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Operationalize HR Law: A Conversation with Senator Hannah-Beth Jackson

How to implement Diversity, Equity, Inclusion, and Belonging Initiatives in your organization


Byline written by Dr. Nadine Greiner


I recently had an enlightening conversation with Hannah-Beth Jackson, former California State Senator and practicing attorney, a tireless advocate for women's rights and equality. We delved into the reasons why the implementation of her laws addressing pay equity and increasing women's representation on corporate boards have been taking so long.

Sen Hannah-Beth Jackson (ret) shared that studies have consistently shown that companies with equal pay practices and diverse boards outperform those without. In my own role as a CHRO, I have been fortunate to work with excellent C-teams who worked with me side-by-side to implement equality. So I know that implementing equality, diversity, equity, inclusion, and belonging initiatives creates a strategic advantage. These are initiatives employees and consumers want. They are smarter and more discerning than ever—and they want to see equality in pay, benefits, training, and promotion and are asking about it. Just take a look at any recent shareholder actions.


So why are we not there yet? Transparency? CEO and board accountability? Perhaps most importantly, how do we get there? I have four thoughts:

1. Women on boards need to ask for the numbers.

What is the distribution of women at all levels of the organization? What is the proof that there is pay equity, not just on base but on incentives as well? What available support and training is given to accelerate women’s careers in the organization? What are the candidate slates looking like? Is the AI fraught with bias? Have the recruiters and hiring managers taken unconscious bias training? The board member should be asking this from the head of HR, not the CFO.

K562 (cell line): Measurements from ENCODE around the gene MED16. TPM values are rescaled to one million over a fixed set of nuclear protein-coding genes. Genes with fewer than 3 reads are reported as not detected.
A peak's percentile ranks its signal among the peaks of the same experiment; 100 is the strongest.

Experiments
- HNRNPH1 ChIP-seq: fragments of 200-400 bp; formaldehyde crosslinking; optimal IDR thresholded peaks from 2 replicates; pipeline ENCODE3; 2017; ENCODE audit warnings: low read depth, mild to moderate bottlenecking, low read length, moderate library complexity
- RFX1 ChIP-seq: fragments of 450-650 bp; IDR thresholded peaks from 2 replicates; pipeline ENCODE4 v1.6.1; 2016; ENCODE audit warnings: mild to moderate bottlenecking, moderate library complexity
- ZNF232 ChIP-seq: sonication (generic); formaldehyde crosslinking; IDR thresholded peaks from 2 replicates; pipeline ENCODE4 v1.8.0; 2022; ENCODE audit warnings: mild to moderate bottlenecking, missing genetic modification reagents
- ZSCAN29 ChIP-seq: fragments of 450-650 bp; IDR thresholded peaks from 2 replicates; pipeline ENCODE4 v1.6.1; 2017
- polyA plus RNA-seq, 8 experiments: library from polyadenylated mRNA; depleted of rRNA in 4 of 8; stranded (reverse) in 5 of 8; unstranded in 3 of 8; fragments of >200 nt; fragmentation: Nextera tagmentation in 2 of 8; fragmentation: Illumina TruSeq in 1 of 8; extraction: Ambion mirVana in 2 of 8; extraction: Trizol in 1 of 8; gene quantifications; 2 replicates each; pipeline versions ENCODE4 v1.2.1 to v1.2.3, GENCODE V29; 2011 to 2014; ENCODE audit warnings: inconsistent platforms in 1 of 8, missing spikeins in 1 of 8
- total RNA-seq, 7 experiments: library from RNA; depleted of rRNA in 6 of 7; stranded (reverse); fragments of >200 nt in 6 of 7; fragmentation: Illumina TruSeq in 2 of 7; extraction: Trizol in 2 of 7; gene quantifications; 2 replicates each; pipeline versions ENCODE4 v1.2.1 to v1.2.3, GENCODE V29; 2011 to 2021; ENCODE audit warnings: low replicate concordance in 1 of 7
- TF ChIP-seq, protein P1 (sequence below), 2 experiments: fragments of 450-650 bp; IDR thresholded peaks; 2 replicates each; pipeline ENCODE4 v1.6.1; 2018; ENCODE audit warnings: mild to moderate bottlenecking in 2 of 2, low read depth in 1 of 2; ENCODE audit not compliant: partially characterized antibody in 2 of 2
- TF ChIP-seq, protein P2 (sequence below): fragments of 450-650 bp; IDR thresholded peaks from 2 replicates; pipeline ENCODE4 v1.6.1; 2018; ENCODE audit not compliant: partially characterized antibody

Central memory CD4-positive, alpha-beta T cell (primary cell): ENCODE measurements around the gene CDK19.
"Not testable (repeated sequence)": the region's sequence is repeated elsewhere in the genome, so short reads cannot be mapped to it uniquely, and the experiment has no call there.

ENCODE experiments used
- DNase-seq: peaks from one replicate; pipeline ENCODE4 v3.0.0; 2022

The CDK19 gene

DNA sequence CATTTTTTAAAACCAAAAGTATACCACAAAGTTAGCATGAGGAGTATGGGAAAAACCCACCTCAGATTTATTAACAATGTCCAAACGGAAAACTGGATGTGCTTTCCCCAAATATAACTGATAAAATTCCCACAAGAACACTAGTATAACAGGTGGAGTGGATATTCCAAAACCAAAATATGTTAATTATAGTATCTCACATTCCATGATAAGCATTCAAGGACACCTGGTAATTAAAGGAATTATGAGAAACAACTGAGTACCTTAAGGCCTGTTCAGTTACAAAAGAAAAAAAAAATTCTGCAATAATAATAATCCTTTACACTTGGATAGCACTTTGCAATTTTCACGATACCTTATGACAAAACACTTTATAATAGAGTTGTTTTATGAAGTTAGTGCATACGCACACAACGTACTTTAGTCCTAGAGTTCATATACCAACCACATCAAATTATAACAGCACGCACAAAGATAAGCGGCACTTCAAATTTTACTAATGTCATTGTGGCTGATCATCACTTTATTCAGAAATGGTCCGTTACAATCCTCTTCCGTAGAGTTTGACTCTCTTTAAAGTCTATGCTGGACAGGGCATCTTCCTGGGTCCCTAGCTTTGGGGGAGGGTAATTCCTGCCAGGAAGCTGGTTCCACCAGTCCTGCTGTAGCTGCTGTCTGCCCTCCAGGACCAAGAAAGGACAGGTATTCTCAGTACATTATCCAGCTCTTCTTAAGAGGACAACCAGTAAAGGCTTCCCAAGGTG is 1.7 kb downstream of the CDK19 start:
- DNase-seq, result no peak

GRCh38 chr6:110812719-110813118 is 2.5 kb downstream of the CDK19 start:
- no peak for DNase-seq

2. Tie CEO’s performance bonus to equality in the company.

This wouldn’t be the only metric, but should be included with other common metrics like growing market share, successful mergers and acquisitions, and revenue. Not only does this keep the issue top of mind for the CEO, but it also helps the organization overall. CEOs usually cascade their goals, so when this is the case, this quickly becomes a leadership goal. We did this at the last company I worked at, and it totally changed the narrative and the numbers moved in a positive direction.


3. Ensure accountability

If diversity, equity, inclusion and belonging goals are not met what happens? Ensure these goals are being treated just like any other performance metric.


4. Put human resources leadership front and center

The head of HR needs to be a visible, active, equally compensated and treated executive reporting directly to the CEO and with key deliverables to the board. They also need to be accountable to enable all these goals.

What do you think? I particularly want to hear from the CEO and HR folks. So why are we not there yet? What would you add to the list?


About the Author:

Nadine Greiner, Ph.D. is the Chief Human Resources Officer at Lucira Health. Nadine’s career has consisted of leading organizations through rapid growth and change. She has led the Human Resources function at private and public companies, and for capital ventures as well as for companies of over 15B in revenue. She has served as the head of Human Resources at the following: Lucira Health, 4D Molecular Therapeutics, Sutter Health (California Pacific Medical Center and Palo Alto Medical Foundation), The Institute on Aging, Brown and Toland, Uplift Family Services, and globally in the Corporate Groups at Bank of America.

Nadine is dedicated to furthering the field of Human Resources, and has written three books on leadership and executive coaching.

Nadine earned a dual doctorate in Organization Development and Clinical Psychology.

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